The march of attrition: an ode to Buddy

It is ironic that Time, while rewarding us with countless memories, also saps us of these very same. Time whittles away our day and our life, and it is a cruel double-edged sword. It bestows illustrious fragments of a past we can defer to, but also removes, slowly, props from the stage that is our life.

Think of it.

At any one point in this life, you occupy a present static stage. The stage is a snapshot, it is cluttered with disarrayed props that constitute your existence. You are unaware of them and in fact you probably take them for granted. They are independent elements of your life and they gather their forces to create this hulking monolith that you call “life.” The stage elements coalesce into a repetitive forward march descending into oblivion.

Time creates and Time removes.

The stage you knew slowly disassembles over intermittent stretches of time. If you live long enough, it may happen upon you that one morning of unusual perspective, you may look back at an instance implanted in your past memory and realize that it has slowly blurred into near non-existence as the ravages of time lay waste to what you were. Elements, props, they drop out. A procession of attrition. They cease to exist or they move or are sold or tossed in the trash. It can be bittersweet and oppressive.

The elements wave farewell when they wander away.

Sometimes you put them to sleep. You send them away to to the final jab of the death needle.

This morning, I did that. Buddy was sent away.

Buddy was a prop. He was introduced onto my stage during a period of great change for me when I bought a house with my wife. The house was a prop, marriage was a prop, my son was a prop, my wife was a prop. I was the biggest prop. I was an act. I was full of crap. I had a house once. I had the family, I had the normal clockwork family dinners and family television hour and a full queen bed. Soon after we bought the house, my wife’s co-worker moved into a condo and needed to unload their 1-1/2 year-old German Shepherd, Buddy. Buddy invaded our yard and my heart. When he was dropped off, he came attached to a green rubber porcupine ball. His conjoined attachment to that ball was fascinating. If the ball was out of sight, he would frantically search until he found it.

Buddy was the first male dog I ever had and it was a welcome relief during this period of intense domestication (a process which will happily finish off what being wedded didn’t). I walked Buddy almost daily. Having a house was great for me because I was able to spend most of my home time outside and Buddy was always at my side. I remember his masculine, limber energy. I was walking him the morning of 9/11 while radio announcers broke the news of the unfolding disaster in New York. Buddy was forever clenching his green ball and his powerful command of the backyard was an awesome natural sight to behold. It was “Alpha” as some might quip.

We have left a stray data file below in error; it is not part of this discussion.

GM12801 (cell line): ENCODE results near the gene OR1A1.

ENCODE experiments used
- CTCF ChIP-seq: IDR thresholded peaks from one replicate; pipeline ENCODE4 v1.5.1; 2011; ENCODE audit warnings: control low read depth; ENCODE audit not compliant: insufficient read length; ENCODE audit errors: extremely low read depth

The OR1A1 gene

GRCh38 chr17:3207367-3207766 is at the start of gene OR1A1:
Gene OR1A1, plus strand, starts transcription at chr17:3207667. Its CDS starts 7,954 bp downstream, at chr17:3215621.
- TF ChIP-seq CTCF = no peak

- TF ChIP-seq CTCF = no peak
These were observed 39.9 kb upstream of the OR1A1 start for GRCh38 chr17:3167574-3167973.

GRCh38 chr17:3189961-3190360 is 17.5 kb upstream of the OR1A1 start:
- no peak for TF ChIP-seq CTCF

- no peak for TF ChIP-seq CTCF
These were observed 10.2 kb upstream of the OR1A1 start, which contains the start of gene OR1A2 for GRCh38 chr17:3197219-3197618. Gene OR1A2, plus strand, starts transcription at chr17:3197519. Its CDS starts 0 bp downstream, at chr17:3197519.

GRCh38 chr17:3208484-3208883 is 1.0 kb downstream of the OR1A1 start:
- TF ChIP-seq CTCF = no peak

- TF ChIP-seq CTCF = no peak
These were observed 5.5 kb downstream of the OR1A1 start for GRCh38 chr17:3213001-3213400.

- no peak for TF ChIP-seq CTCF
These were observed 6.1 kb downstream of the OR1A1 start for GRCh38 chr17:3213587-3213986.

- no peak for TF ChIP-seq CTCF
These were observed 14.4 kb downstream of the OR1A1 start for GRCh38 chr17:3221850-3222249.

The picture above was taken in January, 2003. I had props that made my life at the particular sun-drenched moment. This was the backyard stage. The house rested in the background. I have cropped my son out of the picture. My wife was in the house. The house. Buddy. That green ball. So many props that molded Me. A lazy, sunny weekend afternoon. Me, languishing, taking photos with my antiquated (even then) digital camera. Sitting in the garage, maybe drinking a beer or several. Drifting. I drifted.

In my life, on my stage, the house and Buddy were displaced. Not gone. Just not here.

The marriage, gone. Me, still here. My son, growing, slowly drifting away as well. Our children should move to new stages in this relentless cycle of life. That is what parents are here to enable.

Today, we sent Buddy away for good.

Buddy, once a virile canine beast has deteriorated in the past year. I went to visit him today for one last time. I needed to say goodbye to this prop.

A glimmer of life still flickered as he hobbled around the yard. His mind fared better than his skeleton. His right hind leg dragged. He urinated uncontrollably at one point. I didn’t witness it, but I also hear his bowel movements have become as randomly uncontrollable as well. I petted his head and felt a tumor that rested at the base of his skull. I watched as he lost his footing and fell face first in a planter.

It was time.

This was not the Buddy I once shared the stage with. We were so fulsome in life and our stage was set. The stage as it appeared in the photo has been gutted. A few props remain. But Buddy is now gone.

Exit stage right as is our wont.